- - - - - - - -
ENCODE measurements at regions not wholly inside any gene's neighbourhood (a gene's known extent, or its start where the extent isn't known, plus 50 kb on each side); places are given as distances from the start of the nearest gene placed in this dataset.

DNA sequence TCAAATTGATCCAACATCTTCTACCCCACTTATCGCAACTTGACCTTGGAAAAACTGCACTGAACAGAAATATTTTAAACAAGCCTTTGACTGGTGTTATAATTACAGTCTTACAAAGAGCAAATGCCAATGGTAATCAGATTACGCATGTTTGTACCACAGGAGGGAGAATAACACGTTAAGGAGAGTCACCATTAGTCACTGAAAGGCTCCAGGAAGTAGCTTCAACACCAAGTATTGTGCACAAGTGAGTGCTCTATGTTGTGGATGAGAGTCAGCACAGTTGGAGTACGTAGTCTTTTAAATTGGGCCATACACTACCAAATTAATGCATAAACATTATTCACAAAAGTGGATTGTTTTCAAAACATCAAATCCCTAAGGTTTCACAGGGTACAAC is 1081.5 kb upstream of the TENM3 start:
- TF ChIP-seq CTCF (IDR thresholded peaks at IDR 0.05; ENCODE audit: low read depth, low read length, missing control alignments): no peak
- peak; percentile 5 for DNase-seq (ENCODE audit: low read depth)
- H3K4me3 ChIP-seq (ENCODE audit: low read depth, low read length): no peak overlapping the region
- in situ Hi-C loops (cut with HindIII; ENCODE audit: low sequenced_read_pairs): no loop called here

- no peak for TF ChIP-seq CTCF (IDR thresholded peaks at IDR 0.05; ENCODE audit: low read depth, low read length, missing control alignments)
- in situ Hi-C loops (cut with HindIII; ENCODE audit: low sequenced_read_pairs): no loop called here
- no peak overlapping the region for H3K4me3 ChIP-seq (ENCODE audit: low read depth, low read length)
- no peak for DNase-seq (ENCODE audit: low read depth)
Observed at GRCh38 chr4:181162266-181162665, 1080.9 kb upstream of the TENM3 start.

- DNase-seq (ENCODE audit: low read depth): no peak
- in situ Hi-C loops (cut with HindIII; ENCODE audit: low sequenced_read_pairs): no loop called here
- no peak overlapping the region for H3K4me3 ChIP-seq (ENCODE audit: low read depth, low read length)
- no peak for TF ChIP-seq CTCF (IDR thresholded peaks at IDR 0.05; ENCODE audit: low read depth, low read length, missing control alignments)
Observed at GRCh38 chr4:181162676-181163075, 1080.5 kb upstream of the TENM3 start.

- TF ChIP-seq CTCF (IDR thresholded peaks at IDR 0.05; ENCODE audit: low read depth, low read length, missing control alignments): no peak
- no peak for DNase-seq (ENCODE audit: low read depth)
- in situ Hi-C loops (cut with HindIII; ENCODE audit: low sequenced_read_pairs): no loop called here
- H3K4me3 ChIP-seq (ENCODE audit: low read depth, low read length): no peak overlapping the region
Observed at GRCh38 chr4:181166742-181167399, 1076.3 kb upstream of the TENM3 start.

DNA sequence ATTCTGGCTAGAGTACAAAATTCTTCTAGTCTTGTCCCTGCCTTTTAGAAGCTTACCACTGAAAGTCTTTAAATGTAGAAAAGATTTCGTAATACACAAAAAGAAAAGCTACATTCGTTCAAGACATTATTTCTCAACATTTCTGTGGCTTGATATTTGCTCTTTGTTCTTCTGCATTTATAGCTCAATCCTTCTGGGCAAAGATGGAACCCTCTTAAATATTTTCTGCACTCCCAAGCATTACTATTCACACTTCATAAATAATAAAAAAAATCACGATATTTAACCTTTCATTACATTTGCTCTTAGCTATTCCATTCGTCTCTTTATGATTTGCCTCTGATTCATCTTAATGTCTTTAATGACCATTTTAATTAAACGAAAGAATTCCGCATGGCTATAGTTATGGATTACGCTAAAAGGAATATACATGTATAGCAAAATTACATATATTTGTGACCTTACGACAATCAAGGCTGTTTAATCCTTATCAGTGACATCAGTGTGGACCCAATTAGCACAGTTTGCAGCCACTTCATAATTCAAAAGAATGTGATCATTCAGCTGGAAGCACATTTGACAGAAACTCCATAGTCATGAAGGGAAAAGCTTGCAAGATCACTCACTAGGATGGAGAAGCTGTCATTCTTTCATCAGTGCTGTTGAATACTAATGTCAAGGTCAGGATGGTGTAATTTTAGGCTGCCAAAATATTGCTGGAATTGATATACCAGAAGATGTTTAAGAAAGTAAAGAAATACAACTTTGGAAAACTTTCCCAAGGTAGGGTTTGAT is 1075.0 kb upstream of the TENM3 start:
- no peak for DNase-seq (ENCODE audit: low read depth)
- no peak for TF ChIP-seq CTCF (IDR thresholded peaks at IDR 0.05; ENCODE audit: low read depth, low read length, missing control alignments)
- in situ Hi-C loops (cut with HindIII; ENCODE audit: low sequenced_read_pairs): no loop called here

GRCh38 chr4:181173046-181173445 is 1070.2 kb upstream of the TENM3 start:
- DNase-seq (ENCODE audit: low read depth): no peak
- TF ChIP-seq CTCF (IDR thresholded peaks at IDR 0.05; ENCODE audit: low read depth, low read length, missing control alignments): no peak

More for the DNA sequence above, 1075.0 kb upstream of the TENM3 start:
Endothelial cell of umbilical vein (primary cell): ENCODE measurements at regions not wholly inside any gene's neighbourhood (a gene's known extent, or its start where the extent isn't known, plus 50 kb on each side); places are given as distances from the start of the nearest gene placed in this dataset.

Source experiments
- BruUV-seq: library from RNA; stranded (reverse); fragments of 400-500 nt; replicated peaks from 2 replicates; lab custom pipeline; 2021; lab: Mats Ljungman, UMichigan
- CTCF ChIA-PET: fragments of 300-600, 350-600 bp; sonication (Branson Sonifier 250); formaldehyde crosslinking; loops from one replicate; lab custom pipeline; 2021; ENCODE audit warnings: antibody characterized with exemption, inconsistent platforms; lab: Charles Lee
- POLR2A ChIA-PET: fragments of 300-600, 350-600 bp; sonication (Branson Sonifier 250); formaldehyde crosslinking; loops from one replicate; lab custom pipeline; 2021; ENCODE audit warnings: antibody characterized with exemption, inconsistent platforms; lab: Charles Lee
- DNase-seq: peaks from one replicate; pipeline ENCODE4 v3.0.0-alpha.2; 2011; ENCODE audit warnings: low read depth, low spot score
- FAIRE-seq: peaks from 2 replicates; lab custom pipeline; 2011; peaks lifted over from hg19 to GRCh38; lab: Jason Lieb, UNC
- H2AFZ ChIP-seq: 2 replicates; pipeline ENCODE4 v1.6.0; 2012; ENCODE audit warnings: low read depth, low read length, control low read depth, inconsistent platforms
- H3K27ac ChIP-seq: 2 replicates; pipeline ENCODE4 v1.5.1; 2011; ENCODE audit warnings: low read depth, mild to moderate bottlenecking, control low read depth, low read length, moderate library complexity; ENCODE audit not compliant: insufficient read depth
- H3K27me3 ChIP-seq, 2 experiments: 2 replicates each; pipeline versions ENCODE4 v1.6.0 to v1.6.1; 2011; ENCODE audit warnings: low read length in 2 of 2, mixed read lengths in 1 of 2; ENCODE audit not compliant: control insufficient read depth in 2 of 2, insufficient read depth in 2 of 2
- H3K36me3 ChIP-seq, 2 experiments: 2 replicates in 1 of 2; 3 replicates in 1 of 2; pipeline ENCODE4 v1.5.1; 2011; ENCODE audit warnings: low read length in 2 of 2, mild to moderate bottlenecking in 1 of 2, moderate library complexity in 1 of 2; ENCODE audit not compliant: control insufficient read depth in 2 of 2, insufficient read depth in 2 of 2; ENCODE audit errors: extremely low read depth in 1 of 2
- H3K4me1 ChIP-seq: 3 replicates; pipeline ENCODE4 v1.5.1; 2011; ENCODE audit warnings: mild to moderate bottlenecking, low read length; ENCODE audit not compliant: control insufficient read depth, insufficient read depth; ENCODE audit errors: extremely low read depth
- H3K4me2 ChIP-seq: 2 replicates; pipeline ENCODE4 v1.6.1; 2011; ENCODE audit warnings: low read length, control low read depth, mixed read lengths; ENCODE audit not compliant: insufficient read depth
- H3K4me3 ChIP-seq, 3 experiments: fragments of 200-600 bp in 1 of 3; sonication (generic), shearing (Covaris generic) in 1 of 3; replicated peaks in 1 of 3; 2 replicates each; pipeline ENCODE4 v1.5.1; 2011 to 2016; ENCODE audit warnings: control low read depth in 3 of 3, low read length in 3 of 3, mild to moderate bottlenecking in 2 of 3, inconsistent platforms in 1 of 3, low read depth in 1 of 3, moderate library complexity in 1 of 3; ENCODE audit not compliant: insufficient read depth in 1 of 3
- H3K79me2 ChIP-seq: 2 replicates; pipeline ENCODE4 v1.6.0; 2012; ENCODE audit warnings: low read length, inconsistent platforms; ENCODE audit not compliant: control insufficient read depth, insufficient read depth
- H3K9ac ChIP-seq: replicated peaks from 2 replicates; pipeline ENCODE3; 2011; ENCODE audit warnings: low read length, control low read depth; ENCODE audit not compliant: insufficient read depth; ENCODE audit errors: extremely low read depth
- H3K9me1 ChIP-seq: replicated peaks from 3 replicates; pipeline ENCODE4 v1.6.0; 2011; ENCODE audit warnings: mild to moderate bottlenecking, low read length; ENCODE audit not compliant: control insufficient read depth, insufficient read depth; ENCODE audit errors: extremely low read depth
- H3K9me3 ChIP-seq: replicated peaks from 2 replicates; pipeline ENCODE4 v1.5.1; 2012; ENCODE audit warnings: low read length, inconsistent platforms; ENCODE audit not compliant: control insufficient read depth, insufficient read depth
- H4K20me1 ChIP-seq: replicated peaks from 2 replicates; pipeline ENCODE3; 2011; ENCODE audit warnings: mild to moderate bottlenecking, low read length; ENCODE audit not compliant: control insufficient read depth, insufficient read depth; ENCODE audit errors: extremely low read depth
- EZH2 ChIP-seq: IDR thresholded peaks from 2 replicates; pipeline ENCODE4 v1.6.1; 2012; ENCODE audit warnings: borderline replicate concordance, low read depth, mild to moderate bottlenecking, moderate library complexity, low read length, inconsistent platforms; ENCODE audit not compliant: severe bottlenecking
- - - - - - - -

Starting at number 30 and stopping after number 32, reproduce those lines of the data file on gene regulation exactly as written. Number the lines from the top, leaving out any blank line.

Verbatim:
Endothelial cell of umbilical vein (primary cell): ENCODE measurements at regions not wholly inside any gene's neighbourhood (a gene's known extent, or its start where the extent isn't known, plus 50 kb on each side); places are given as distances from the start of the nearest gene placed in this dataset.

Source experiments
- BruUV-seq: library from RNA; stranded (reverse); fragments of 400-500 nt; replicated peaks from 2 replicates; lab custom pipeline; 2021; lab: Mats Ljungman, UMichigan